|Publication number||US6112076 A|
|Application number||US 08/983,574|
|Publication date||Aug 29, 2000|
|Filing date||Jul 17, 1996|
|Priority date||Jul 21, 1995|
|Also published as||CA2221447A1, CN1191662A, EP0840989A1, WO1997004615A1|
|Publication number||08983574, 983574, PCT/1996/1711, PCT/GB/1996/001711, PCT/GB/1996/01711, PCT/GB/96/001711, PCT/GB/96/01711, PCT/GB1996/001711, PCT/GB1996/01711, PCT/GB1996001711, PCT/GB199601711, PCT/GB96/001711, PCT/GB96/01711, PCT/GB96001711, PCT/GB9601711, US 6112076 A, US 6112076A, US-A-6112076, US6112076 A, US6112076A|
|Inventors||Ian Goetz, Stephen Mark Gannon, Peter Robert Munday|
|Original Assignee||British Telecommunications Public Limited Company|
|Export Citation||BiBTeX, EndNote, RefMan|
|Patent Citations (2), Non-Patent Citations (8), Referenced by (7), Classifications (12), Legal Events (4)|
|External Links: USPTO, USPTO Assignment, Espacenet|
1. Field of the Invention
This invention relates to a mobile telephone system and a method of providing a communication channel for mobile telephony, and has particular but not exclusive application to digital mobile systems, for example Global System for Mobile Communications (GSM) systems.
2. Related Art
In a conventional GSM mobile cellular telephone system, a mobile station (MS) such as a mobile telephone handset communicates through a radio link with one of a number of fixed base transceiver stations (BTS) distributed at different geographical locations throughout the area of coverage of the system. Clusters of BTS's are connected to a base station controller (BSC) through landlines. Subgroups of the BTS's may be coupled through a hub to the BSC. Groups of BSC's are coupled by means of respective landlines to a mobile switching centre (MSC). The MSC, in addition to being connected to other BSCs, has a connection to a public switched telephone network (PSTN). The system permits communication to be established between two MSs, or between a MS and a conventional telephone connected to the mobile system through the PSTN, or to another network.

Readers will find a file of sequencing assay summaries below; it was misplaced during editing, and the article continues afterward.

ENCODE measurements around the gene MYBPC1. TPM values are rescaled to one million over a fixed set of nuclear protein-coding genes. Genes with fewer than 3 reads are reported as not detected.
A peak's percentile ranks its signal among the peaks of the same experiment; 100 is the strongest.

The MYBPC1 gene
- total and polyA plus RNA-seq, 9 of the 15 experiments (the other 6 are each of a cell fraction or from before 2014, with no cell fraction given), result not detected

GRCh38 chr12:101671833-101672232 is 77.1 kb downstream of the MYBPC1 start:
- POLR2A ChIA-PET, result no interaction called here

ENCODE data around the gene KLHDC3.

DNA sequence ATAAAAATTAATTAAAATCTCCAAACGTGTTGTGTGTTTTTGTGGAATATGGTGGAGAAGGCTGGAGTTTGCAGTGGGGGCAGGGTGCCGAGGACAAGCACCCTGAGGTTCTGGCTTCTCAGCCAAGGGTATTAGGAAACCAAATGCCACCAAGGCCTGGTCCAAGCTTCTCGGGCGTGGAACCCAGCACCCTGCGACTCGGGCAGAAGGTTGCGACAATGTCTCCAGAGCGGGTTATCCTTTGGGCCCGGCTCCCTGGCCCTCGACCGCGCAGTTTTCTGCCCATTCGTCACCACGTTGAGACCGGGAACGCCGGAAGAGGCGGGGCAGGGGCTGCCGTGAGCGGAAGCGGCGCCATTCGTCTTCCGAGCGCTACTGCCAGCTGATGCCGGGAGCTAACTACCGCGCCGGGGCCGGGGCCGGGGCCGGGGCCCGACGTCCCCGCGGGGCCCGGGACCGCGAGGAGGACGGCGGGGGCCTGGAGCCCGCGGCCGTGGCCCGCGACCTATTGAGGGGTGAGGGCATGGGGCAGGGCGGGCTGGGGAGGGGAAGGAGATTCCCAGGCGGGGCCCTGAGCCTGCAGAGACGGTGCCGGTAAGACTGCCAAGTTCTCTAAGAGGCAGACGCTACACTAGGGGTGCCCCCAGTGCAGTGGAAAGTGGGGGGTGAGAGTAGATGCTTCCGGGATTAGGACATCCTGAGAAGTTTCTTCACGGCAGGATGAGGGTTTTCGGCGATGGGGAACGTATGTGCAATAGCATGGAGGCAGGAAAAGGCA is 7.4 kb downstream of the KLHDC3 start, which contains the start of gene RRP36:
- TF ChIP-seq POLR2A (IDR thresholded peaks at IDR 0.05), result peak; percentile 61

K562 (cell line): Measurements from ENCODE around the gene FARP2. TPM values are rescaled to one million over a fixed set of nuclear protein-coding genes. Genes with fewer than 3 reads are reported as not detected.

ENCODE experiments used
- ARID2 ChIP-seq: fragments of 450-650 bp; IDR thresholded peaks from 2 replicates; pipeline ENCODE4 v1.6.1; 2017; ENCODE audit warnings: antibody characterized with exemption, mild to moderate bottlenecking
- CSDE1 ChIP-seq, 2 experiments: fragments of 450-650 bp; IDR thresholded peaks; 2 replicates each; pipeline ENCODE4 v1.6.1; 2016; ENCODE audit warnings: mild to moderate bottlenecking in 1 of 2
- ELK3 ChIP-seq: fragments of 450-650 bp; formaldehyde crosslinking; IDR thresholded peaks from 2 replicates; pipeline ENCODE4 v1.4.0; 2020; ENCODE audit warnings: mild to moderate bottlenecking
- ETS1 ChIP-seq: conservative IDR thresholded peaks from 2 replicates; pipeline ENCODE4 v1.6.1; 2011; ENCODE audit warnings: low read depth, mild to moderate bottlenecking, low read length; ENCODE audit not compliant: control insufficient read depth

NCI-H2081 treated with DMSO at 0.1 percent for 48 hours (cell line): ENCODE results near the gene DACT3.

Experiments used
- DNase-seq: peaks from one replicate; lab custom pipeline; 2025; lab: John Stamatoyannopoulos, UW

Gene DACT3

Conventionally, the landlines that are used to connect each BTS to its hub, or direct to the BSC, are leased from a terrestrial telecommunications system provider. The leased line needs to have sufficient bandwidth for the peak data traffic flows that occur in use in the network, with the result that during periods of low system utilisation, the bandwidth of the lines is not fully utilised. However, the leased line is rented on a continuous basis rather than on its level of utilisation and so the cost-effectiveness of the lines decreases during periods of low use. A typical so-called E1 (or T1 in the USA) leased digital line offers a bandwidth of 2 MB/s whereas typical data rates between a BTS and its associated hub are of the order of 1 MB/s or less.
Terrestrial system providers also offer digital leased lines, which can be rented with a fixed bandwidth of N×64 kb/s, where N is an integer typically from 1-30. These lower-bandwidth leased lines are suitable for providing the connection between each BTS and the BSC, either via a hub or directly. The leased line connection to a BTS suffers from a disadvantage that in order to provide sufficient bandwidth when the BTS is operating close to its maximum utilisation level, the bandwidth needs to be selected to be higher than that needed for the traffic levels that occur for most of the time. This increases the cost of the leased line. Similarly, an E1/T1 leased line which can deal with peak levels between the hub and the BSC may provide excessive capacity for average traffic levels that can occur during normal levels of utilisation of the system. Similarly, if the capacity of the BTS is expanded, additional bandwidth may be needed, i.e. another leased line may be required which will be inefficient and costly for average traffic flow, but needed in order to handle peak traffic flow rates.